1. Our senses prove that some things are in motion.
a. Our senses are electrical interpretations of external stimuli. However, these stimuli aren’t necessarily from this universe. Potentially, these could be from a universe in which there are no things in motion that could simulate brains.
b. “Prove” is a strong concept, only possible in Math and Law. See above for one instance.
2. Things move when potential motion becomes actual motion.
a. Yes, hello physics 101.
3. Only an actual motion can convert a potential motion into an actual motion.
a. Notice the use of the word “only”.
4. Nothing can be at once in both actuality and potentiality in the same respect (i.e., if both actual and potential, it is actual in one respect and potential in another).
a. Not true. A marble rolling on a table has the potential energy of the fall off of the table and the actual energy of rolling.
5. Therefore nothing can move itself.
a. Notice “nothing can move itself”
b. Humans and other animals move themselves.
6. Therefore each thing in motion is moved by something else.
7. The sequence of motion cannot extend ad infinitum.
8. Therefore it is necessary to arrive at a first mover, put in motion by no other; and this everyone understands to be God.
a. The double bind: The conclusion violates the premises, meaning that it is not the correct conclusion: This first mover either moved itself, but “nothing can move itself,” or it was moved by something else, but the sequence of motion cannot extend ad infinitum. Therefore, there must be a prime first mover. This prime first mover either moved itself, but “nothing can move itself,” or it was moved by something else, but “the sequence of motion cannot extend ad infinitum.” This can be repeated ad infinitum, but the man himself says that sequences cannot exist ad infinitum.
b. There is no reason to believe that whatever this first mover thing is a god. It could literally be anything else, a cupcake, Bruce Lee’s kick, the Flying Spaghetti Monster, etc.
My two cents.
Christianity is the dominant religion? It wasn’t always.
I am an atheist, if it wasn’t obvious enough from everything previously posted. I lack belief in all supernatural phenomena, including ghosts, spirits, psychic powers, the Flying Spaghetti Monster, Ra, Thor, Yahweh, etc. As much as I’ve dreamed of having telekinesis or telepathy, I know that there is no evidence for such things. That being said, I must still be agnostic because even though no evidence has been gathered in support any supernatural thing ever, there is still the possibility that tomorrow Zeus will make a public appearance and command lightning or some crazy shit, even if the likelihood of this ever occurring is extremely low.
I am of the firm belief I am confident that science demonstrates that:
- The universe does not require a god/supernatural force to create atoms, molecules, stars, planets, and ultimately life, as these are beautifully explained by a conglomerate of ever-expanding theories.
- That a god/supernatural force ultimately creates as many or more problems then it solves.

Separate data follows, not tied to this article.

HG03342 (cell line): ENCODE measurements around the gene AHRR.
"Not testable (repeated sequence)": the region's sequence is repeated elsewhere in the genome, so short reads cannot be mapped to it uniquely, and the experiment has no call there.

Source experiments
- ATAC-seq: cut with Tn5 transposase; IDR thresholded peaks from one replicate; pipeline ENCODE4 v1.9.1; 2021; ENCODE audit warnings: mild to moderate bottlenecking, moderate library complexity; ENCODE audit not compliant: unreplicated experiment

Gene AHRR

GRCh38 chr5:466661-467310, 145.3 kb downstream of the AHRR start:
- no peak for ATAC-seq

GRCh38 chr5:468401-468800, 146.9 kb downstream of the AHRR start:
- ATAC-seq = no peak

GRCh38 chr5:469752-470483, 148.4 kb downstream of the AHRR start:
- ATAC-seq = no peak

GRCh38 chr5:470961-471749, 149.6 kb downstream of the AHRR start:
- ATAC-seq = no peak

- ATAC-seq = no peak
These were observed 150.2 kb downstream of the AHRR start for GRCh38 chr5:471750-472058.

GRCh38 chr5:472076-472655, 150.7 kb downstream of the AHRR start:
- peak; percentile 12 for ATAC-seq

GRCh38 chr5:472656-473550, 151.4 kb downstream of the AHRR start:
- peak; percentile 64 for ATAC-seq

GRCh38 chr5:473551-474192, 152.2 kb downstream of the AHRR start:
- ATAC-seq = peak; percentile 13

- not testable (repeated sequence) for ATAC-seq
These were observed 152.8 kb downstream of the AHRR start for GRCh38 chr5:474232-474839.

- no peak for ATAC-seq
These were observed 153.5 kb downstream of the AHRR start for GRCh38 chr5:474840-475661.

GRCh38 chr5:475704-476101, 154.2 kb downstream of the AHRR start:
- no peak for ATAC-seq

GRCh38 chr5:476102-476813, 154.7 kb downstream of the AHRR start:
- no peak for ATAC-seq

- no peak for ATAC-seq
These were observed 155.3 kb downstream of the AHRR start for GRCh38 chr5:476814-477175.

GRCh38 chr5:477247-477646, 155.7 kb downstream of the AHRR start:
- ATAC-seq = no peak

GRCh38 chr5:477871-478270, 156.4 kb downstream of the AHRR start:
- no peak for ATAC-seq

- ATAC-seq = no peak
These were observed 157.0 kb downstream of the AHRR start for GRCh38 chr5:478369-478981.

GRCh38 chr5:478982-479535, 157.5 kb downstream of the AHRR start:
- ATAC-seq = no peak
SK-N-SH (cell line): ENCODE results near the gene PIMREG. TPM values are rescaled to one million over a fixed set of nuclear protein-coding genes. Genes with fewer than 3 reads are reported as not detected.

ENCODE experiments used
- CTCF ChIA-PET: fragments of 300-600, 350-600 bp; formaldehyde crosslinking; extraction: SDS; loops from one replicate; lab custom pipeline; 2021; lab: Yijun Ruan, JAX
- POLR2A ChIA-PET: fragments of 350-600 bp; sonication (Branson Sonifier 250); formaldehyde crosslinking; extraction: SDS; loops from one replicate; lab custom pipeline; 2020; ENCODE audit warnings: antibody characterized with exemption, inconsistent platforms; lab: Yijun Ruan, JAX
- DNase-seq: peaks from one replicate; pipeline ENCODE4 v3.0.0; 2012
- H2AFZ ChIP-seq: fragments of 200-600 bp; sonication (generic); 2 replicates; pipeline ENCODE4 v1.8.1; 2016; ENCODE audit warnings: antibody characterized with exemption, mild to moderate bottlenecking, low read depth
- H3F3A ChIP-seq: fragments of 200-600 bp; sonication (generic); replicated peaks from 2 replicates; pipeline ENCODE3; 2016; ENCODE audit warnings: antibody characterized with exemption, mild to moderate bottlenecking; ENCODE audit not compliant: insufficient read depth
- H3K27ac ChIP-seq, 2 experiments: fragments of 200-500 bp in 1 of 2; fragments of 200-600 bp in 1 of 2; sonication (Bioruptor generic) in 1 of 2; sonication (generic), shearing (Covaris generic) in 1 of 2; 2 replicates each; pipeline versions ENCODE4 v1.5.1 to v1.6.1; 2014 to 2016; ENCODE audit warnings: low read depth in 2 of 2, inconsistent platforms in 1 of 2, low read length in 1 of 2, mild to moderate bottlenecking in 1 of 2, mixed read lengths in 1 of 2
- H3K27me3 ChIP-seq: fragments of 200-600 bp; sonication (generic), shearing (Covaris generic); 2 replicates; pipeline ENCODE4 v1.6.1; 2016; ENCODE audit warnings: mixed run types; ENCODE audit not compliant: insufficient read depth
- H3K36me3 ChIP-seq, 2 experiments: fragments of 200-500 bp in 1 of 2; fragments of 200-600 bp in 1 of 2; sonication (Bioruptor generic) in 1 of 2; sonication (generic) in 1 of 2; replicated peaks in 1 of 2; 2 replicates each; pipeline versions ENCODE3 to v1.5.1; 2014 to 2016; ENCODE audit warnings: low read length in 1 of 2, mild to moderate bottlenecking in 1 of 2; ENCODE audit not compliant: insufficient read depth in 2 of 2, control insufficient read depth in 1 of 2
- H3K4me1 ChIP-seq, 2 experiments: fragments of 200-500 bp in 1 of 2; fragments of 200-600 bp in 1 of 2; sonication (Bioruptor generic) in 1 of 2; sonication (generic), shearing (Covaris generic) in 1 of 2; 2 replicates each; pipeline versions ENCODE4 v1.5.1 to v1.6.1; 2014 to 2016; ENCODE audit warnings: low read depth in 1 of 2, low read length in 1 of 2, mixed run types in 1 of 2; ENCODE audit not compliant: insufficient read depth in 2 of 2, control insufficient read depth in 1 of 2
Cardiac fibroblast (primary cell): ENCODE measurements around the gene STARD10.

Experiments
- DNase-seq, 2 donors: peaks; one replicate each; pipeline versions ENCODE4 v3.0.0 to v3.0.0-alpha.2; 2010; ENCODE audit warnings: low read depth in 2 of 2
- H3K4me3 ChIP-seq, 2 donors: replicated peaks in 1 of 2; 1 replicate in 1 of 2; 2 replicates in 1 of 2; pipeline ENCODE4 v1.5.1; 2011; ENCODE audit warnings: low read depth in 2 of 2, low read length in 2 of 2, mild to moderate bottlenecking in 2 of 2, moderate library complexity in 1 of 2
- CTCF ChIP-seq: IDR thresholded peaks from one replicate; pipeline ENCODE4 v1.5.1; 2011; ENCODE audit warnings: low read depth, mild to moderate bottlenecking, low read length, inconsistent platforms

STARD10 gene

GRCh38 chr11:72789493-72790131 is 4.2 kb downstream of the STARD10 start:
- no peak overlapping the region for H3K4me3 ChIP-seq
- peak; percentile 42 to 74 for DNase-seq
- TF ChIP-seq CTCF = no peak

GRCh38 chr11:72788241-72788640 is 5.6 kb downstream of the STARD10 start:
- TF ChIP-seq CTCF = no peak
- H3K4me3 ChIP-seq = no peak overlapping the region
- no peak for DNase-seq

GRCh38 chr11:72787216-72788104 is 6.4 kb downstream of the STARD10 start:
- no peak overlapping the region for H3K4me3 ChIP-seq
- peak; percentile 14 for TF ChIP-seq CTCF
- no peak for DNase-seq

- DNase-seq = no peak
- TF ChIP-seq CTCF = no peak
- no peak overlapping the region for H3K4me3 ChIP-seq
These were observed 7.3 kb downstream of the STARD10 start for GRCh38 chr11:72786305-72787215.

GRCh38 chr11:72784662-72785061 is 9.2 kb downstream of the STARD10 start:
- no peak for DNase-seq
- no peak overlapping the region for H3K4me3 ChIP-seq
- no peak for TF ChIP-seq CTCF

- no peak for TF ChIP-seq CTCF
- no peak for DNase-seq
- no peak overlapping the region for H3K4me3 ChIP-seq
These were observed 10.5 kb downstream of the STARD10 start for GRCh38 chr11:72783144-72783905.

So I am an agnostic atheist who thinks that science is way to truth. What are you?
So the context of this story: Basically, our first semester of religion was based off of the overarching theme of “Is faith a noun or a verb (to Catholics)?” I tended to use the argument that since noun and verb apply to parts of speech, the actual word “faith” can only be considered a noun, and that a better question would be if (Catholic’s) faith was more passive or active. It’s now the second semester and I now have no one from my original class (even a different teacher!), and so we’re quickly summarizing some terms and ideas from last semester (including faith).
So, a couple of days ago, we were asked to define various terms in small groups. The word our group was assigned was faith. Since everyone else in the group seemed to have forgotten it, even though they’re all Christians, and it seems counter intuitive that I’m more knowledgeable about things in the class I pay the least attention in then they are, but whatever. So we are called on to give our definitions and so we have several definitions for each term on the projector, some of them clearly not what you would find in the dictionary such as:
Faith: v. A relationship with God. (Source: ???)
What have they been smoking? So to the guy in front of me who seems to totally agree with faith being verb I ask “How could faith be remotely considered a verb?” and he replies:
"Herp,derp. People can define words however they want. Herpa derpa." -Him
"So I can say ‘Hey, I faithed today,’ or ‘You should faith Zeus,’ and still have it be be grammatically correct?" -Me
"Obviously not. That’s improper grammar…" says he.
"Then how the hell can it be a verb?!" I exclaim.
"Well, faith is undefinable." he alleges.
"So if I look it up in the dictionary, the entry’ll read: Faith: v. undefinable?” I retaliate.
So he spews this bullshit: “Well, if you’re right why doesn’t she [our teacher] tell us to come up with definitions?”
At this point, my only response is:
Wow, just wow.
How can anyone who sees the vastness, the beauty, the chaos of these cosmos, how can they ever believe it was created solely for them, solely with them in mind? How could someone have the arrogance, the audacity? This universe was not created for YOU or ME or ANYONE. It arose through the chaos and balance of the expansion of a singularity, and that is the source of its beauty. We don’t need a deity to explain this. We need solely be awed by its majesty, and not be so selfish that we think it was made just for us.